Parkinson’s Disease is a progressive neurological condition that affects the nervous system. It is where parts of the brain becomes progressively damaged over time due to the malfunction of vital nerve cells in the brain.
Parkinson’s disease is caused by the loss of nerve cells in a part of the brain. This leads to a reduction of dopamine in the brain. Dopamine is essential in regulating the movement of the body. Researchers believe that it results from a combination of genetic and environmental factors. Exactly what causes the loss of nerve, however, is still unknown.
Symptoms usually begin gradually. There are 3 main symptoms of Parkinson’s:
Someone with Parkinson’s can also experience a wide range of other physical and psychological symptoms which can include:
There is no one single test that can diagnose Parkinson’s disease. Your GP will first base the diagnosis on symptoms, medical history, and a detailed physical examination. In the early stages, the GP may find it difficult to diagnose due to the symptoms being mild. If Parkinson’s is suspected, you will be referred to a specialist, usually a neurologist or geriatrician.
A series of physical exercises will be performed to assess any problems with movement. A diagnosis will then be made should you have at least 2 of 3 of the main symptoms.
Parkinson’s disease is progressive. The rate of progression varies from person to person.
In beginning stages, symptoms are mild and unlikely to significantly affect one’s ability to function. In advanced stages, symptoms become more severe, and the person diagnosed with Parkinson’s will require varying levels of assistance with daily living.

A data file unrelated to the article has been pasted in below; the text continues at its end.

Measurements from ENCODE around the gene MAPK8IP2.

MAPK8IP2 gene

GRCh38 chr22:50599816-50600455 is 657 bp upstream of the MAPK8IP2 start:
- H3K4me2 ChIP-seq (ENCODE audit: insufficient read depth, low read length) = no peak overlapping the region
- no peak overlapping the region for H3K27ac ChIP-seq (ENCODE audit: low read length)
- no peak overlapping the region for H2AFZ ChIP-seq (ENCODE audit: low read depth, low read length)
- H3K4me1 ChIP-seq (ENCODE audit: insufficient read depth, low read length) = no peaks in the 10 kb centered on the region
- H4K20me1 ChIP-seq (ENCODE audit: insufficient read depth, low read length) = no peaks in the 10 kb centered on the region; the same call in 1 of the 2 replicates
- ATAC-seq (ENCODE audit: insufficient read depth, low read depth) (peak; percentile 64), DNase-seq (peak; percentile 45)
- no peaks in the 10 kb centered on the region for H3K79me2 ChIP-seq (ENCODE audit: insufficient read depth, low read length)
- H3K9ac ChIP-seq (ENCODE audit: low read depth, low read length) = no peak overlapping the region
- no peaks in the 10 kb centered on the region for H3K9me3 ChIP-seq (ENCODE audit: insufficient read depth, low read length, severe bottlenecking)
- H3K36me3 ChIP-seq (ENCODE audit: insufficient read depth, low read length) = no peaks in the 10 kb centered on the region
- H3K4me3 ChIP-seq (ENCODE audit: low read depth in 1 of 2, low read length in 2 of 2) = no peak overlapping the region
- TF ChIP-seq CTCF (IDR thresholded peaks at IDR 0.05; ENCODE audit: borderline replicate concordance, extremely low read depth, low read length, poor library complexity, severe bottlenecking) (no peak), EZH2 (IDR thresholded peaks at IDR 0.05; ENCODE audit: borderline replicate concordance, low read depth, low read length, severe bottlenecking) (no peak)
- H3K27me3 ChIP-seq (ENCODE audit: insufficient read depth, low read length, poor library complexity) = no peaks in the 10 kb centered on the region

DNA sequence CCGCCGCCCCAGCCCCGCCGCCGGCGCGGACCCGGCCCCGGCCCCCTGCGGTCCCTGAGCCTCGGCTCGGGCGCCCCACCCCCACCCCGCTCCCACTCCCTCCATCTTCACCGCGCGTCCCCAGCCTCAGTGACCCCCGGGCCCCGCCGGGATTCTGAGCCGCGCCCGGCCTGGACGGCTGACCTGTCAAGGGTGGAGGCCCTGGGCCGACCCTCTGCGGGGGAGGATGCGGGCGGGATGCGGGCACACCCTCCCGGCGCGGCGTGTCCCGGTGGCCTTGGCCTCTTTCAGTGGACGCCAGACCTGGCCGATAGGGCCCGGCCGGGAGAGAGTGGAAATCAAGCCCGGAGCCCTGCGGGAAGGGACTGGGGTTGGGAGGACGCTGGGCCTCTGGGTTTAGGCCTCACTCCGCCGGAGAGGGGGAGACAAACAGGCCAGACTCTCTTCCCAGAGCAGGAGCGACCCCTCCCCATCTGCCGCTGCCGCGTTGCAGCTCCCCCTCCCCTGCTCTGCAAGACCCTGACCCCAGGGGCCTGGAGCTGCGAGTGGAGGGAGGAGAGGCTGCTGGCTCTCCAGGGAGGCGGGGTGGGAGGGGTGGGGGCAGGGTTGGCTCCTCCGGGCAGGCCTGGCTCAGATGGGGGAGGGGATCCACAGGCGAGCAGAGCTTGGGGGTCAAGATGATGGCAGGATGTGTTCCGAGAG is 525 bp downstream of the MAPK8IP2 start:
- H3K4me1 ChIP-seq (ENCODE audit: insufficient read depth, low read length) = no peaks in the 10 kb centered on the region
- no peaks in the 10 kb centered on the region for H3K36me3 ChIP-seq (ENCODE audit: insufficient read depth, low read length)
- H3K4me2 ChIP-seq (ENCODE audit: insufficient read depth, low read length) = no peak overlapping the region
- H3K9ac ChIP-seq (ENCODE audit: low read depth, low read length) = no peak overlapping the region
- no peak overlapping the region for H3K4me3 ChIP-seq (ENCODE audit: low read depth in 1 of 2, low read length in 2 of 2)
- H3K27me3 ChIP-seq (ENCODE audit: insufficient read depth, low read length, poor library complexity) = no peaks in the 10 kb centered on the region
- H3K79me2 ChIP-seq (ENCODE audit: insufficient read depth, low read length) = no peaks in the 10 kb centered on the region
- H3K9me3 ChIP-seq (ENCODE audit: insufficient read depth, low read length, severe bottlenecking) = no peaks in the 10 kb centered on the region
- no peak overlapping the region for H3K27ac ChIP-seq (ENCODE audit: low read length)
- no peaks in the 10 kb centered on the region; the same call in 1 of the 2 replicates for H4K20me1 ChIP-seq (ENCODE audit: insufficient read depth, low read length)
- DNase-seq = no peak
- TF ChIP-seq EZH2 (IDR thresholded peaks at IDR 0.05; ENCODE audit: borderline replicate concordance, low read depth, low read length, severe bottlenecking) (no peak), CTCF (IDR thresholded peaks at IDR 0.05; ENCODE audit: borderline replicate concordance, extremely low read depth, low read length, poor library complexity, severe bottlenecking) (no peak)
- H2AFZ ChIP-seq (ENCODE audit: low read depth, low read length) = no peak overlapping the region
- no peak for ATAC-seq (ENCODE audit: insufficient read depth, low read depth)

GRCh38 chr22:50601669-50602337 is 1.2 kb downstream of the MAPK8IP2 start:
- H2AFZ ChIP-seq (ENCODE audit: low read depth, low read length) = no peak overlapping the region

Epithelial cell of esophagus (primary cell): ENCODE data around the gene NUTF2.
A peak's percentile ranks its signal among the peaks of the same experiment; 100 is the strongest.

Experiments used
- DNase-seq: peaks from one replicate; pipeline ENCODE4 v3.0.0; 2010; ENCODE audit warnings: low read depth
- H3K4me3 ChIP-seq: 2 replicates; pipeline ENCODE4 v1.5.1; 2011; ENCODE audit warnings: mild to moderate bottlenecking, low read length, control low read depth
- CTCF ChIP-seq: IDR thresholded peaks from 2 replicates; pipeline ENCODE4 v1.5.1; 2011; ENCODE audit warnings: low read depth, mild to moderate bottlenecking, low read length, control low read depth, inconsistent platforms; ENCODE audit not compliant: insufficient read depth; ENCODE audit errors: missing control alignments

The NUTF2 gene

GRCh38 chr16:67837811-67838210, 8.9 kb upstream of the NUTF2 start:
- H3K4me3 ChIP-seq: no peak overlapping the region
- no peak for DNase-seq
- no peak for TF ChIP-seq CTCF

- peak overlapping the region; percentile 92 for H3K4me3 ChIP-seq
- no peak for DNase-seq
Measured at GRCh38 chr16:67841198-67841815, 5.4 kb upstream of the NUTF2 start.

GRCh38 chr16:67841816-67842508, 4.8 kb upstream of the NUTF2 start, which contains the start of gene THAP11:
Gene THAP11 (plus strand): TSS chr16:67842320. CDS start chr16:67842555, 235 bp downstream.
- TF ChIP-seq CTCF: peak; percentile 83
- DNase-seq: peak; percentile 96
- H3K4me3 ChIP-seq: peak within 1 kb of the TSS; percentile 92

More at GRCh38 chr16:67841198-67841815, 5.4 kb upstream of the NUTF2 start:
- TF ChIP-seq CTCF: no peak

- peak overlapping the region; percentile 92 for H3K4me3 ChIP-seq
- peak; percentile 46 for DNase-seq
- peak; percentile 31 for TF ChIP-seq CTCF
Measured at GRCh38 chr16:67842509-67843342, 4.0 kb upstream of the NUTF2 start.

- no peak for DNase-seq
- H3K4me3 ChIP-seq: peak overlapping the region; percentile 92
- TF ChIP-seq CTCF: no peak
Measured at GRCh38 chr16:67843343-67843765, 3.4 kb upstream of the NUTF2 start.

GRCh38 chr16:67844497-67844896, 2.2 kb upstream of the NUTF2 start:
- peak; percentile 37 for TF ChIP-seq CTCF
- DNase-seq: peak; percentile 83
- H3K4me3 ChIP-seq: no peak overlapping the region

Stage 1: Symptoms only on 1 side of the body including intermittent tremor and rigidity on one hand or side of the body.
Stage 2: Symptoms are now present on both sides of the body which may include abnormal speech, stooped posture, and stiffness or rigidity of muscles.
Stage 3: This is characterised by loss of balance and symptoms from stages 1 and 2 will also be present, making the diagnosis straightforward.
Stages 4: On top of the above symptoms, the person is now possibly using walking aids.
Stage 5: Constant support is now required which may be characterised by confinement to a bed or wheelchair. Cognitive problems as well as hallucinations and delusions may also be experienced.
Although there is currently no cure, treatments are available to help reduce the main symptoms and maintain the quality of life for as long as possible.
This can include:
People experiencing early stages of Parkinson’s may not need any treatment. Regular appointments will need to be scheduled so that it can be monitored, and a care plan should be agreed with your healthcare team and family or carers.
Despite this, researchers are making advances in understanding the disease, its causes and how best to treat it.
Your medical team will be one of your main sources of Parkinson’s information and help. You will have many questions and you should not be afraid or embarrassed to ask your doctor or medical team. Your team will have years of experience in treating Parkinson’s so good two-way communication will allow the tram to tailor the treatment to you and your individual needs.
We understand that a Parkinson’s diagnosis is a sensitive time for both the patient and their families. At Cavendish Homecare, our specialist nursing care and trustworthy support can make an impact on how you cope with the diagnosis. Our team of Homecare Managers, Registered Nurses and Carers have an abundance of experience and are experts at providing emotional and practical care and support for anyone who wishes to remain in their own homes while you receive treatment, recover from surgery, or manage medications.
If you would like to enquire about our specialist care, contact us on 02030085210 or email us at firstname.lastname@example.org.